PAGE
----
On Thu, 13 Feb 2020 at 17:16, Michael Catanzaro <mcatanzaro gnome org> wrote:
On Wed, Feb 12, 2020 at 4:15 pm, Britt Yazel <bwyazel gnome org> wrote:
> Attached is an image of the compact mode + dark theme. Just for the
> record.

The thing is, it really comes down to personal preference. I suspect we
have a lot of people who like web clients, and a lot of people who just
don't. With open protocols like IRC, XMPP, or Matrix, where lots of
client choice exists, you can use whatever you prefer. It's no problem
if you don't like any particular client because you can just use a
different one.

Myself, I like to see GNOME clients: polari, dino, fractal, chatty.
They look good next to our other apps, and vindicate the potential of
our desktop platform. But if we're going to have a web client, at the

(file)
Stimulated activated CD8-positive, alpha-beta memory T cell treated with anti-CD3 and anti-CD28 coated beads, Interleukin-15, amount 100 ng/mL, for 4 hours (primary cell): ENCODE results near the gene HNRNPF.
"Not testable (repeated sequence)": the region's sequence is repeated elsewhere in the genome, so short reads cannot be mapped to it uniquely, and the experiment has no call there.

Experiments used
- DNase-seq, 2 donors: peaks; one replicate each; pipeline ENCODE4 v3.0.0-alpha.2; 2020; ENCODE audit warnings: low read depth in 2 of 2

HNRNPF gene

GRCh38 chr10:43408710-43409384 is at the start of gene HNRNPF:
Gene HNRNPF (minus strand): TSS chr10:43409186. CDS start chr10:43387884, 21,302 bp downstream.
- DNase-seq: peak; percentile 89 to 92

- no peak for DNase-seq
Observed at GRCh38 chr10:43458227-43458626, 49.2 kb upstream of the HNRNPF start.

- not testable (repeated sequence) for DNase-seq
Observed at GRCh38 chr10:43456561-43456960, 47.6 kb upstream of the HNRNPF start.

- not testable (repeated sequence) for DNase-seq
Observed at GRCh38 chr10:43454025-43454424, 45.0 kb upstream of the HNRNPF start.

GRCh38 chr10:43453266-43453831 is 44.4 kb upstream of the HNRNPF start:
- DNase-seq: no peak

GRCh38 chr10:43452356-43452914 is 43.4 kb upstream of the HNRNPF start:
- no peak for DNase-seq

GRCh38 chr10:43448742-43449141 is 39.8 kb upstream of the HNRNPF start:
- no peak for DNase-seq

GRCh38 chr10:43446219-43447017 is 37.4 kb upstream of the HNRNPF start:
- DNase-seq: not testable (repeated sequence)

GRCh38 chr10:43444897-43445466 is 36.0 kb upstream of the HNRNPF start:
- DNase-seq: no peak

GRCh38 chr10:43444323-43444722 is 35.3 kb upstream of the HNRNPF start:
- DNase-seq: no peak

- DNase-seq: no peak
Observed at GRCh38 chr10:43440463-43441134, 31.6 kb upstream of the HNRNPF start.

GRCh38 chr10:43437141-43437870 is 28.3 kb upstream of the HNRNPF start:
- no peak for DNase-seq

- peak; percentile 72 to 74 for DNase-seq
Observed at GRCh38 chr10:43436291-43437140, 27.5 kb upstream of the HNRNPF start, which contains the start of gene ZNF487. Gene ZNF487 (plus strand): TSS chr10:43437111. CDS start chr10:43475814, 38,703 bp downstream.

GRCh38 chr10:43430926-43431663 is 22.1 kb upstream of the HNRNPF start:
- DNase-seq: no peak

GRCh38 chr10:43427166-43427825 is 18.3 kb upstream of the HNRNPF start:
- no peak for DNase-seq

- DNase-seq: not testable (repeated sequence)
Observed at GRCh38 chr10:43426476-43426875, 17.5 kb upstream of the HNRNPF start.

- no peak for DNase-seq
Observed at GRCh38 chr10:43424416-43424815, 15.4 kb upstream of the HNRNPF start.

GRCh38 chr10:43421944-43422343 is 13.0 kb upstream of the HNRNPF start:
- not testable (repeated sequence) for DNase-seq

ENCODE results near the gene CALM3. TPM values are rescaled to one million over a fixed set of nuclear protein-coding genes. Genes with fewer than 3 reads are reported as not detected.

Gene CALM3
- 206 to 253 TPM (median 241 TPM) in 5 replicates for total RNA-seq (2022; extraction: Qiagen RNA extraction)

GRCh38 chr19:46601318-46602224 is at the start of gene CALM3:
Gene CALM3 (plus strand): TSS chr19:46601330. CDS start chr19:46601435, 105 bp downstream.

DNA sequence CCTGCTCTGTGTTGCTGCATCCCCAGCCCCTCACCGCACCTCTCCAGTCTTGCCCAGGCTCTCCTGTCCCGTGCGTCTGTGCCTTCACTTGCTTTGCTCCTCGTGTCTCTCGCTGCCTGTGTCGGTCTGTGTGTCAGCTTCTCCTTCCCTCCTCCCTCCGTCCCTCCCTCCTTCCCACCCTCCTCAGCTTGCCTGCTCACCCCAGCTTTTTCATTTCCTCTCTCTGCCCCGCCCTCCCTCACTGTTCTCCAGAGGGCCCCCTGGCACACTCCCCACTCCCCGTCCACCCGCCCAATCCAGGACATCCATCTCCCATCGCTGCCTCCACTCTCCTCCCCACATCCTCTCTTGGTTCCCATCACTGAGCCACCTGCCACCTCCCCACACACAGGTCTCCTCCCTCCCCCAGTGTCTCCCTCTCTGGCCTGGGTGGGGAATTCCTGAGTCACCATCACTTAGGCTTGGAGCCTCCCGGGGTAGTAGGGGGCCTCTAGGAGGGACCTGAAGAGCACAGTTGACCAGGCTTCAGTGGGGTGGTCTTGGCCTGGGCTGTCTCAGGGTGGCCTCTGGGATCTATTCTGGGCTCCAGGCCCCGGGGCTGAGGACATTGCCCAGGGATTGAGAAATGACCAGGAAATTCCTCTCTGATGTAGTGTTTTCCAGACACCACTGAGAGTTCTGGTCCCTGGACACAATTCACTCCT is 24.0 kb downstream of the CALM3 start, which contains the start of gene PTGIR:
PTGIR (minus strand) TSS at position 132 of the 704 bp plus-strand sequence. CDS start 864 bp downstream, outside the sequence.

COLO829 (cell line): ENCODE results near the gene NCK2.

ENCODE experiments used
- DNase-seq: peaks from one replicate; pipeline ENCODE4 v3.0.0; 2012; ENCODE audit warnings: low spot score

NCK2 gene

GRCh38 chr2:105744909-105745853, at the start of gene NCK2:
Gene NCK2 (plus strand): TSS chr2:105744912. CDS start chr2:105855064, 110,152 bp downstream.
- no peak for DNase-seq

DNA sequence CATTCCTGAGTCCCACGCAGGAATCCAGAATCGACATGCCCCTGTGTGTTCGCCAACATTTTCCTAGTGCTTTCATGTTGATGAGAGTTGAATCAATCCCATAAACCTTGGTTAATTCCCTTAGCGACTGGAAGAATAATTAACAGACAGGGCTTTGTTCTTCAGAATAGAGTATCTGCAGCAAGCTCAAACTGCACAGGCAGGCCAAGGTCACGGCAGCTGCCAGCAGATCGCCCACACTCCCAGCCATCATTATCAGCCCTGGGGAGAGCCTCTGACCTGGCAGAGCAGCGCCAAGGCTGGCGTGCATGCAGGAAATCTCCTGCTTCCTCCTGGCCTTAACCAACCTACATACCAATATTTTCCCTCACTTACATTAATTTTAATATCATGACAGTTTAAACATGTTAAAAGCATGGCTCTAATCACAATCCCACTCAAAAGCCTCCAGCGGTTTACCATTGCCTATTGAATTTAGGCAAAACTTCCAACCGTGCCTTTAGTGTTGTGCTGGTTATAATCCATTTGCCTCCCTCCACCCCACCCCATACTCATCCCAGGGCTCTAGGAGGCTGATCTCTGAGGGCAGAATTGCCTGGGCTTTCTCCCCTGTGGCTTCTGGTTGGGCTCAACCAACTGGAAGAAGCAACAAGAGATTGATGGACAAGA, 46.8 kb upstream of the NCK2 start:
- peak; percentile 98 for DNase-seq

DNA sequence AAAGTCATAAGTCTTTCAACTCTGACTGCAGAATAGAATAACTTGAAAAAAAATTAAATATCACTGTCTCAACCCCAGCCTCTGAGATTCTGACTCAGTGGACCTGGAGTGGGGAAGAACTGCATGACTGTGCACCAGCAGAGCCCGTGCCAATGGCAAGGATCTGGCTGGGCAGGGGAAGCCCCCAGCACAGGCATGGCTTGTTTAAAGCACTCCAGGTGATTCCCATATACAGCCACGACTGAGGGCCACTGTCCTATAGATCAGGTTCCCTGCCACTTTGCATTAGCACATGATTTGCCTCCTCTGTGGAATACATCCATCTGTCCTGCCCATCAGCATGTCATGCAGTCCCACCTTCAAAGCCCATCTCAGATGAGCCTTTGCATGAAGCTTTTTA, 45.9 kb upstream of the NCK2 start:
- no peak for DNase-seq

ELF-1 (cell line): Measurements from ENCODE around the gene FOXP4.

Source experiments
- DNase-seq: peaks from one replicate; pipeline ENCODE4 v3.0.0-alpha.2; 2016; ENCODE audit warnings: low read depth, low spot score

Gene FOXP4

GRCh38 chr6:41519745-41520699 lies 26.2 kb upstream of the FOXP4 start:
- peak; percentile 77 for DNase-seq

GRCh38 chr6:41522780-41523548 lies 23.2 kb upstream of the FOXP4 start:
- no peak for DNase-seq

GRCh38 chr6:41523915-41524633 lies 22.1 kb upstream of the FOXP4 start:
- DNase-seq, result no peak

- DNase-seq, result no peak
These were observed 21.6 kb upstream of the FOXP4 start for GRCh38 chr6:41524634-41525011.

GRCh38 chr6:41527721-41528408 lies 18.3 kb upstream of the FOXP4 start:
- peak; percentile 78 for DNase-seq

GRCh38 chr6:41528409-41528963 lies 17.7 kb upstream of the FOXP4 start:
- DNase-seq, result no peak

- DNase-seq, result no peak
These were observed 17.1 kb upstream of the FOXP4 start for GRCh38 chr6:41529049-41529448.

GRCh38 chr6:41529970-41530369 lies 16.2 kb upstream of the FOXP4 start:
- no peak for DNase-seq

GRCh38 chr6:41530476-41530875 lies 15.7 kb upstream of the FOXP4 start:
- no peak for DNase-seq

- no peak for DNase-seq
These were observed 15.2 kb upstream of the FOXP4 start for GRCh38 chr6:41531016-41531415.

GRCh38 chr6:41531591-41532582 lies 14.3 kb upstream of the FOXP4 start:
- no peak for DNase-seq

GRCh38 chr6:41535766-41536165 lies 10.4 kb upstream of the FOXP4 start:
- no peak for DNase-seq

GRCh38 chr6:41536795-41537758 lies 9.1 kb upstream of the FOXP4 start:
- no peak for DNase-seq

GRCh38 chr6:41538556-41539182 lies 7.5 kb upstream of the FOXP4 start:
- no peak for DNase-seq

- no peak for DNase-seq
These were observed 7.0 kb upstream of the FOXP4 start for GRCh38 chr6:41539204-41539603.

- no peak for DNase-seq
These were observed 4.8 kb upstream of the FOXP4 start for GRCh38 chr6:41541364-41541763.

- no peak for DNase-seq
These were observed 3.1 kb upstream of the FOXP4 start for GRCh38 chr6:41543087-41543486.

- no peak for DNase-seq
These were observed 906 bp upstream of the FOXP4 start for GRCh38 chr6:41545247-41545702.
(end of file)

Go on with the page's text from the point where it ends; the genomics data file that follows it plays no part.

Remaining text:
very least do it using WebKitGTK, like Revolt does, to stick with GNOME
technologies and avoid bundling Electron.

I'll also suggest: whatever we use, it'd be nice to select something
with the potential to become a widely-accepted standard, like IRC used
to be. Chat has become a failed disaster area of fragmented walled
gardens, and when we have a choice between an emerging standard and yet
another silo, I think there's tremendous value in choosing the standard.


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Matthew Hodgson